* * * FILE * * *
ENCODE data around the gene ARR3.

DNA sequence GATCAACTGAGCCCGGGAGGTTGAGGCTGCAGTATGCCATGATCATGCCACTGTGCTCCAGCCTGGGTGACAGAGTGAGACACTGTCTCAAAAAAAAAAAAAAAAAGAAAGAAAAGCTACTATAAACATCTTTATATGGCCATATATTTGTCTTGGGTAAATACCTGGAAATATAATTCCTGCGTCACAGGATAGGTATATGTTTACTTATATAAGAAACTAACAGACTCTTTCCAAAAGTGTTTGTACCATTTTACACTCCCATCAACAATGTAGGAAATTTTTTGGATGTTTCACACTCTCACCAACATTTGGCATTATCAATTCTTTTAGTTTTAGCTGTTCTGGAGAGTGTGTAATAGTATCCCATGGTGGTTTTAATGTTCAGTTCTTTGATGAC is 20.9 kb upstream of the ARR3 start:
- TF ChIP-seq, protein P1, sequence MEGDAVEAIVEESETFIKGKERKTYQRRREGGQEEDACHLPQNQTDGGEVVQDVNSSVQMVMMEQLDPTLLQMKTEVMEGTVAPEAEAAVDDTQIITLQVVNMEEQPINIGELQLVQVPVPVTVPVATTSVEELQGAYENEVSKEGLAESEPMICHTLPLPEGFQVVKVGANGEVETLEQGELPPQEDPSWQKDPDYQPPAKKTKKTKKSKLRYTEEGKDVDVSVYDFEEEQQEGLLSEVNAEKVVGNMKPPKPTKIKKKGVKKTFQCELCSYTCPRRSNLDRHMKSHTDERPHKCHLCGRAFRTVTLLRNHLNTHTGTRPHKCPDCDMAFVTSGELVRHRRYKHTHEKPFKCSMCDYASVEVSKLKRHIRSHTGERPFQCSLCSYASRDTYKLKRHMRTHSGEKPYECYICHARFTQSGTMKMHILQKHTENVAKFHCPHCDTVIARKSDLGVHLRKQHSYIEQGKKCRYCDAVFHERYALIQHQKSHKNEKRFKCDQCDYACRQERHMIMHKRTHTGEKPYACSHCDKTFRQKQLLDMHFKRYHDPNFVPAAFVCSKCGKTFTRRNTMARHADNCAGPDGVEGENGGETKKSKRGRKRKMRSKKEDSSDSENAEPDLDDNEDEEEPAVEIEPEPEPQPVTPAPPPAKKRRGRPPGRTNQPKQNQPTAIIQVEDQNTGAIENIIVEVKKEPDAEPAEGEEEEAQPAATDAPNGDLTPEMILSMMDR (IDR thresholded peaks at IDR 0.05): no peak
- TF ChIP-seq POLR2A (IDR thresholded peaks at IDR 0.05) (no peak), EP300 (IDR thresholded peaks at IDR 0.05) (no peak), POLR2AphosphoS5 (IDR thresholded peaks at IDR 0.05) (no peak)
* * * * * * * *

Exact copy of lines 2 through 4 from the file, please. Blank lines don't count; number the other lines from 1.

DNA sequence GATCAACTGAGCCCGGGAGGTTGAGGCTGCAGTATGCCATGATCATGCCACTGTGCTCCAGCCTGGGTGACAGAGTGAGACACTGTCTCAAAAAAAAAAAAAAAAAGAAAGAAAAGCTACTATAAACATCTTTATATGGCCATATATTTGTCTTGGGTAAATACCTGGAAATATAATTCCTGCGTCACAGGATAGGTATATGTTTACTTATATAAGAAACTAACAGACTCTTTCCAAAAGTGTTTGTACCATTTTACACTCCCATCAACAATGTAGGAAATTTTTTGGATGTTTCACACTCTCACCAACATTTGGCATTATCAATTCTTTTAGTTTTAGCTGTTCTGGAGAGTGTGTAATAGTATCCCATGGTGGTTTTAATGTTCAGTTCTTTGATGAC is 20.9 kb upstream of the ARR3 start:
- TF ChIP-seq, protein P1, sequence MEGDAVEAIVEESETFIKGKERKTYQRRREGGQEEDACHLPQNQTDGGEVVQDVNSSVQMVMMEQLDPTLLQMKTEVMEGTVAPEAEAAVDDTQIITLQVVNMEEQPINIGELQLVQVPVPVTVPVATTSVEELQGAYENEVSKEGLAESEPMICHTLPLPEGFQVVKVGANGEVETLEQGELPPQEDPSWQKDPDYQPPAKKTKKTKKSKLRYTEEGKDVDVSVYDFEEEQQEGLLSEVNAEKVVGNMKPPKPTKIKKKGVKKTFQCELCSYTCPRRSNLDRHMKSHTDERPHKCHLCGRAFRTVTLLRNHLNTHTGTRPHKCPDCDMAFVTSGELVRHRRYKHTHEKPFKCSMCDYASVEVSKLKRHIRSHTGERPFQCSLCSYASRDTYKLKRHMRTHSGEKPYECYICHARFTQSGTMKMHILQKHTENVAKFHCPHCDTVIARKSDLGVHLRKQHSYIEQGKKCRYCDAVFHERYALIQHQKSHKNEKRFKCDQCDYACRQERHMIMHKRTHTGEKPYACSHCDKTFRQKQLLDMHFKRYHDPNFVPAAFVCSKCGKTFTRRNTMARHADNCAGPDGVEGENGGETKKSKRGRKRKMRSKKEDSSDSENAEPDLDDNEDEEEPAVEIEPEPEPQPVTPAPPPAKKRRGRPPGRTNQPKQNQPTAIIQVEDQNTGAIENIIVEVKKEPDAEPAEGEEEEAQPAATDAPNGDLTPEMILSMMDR (IDR thresholded peaks at IDR 0.05): no peak
- TF ChIP-seq POLR2A (IDR thresholded peaks at IDR 0.05) (no peak), EP300 (IDR thresholded peaks at IDR 0.05) (no peak), POLR2AphosphoS5 (IDR thresholded peaks at IDR 0.05) (no peak)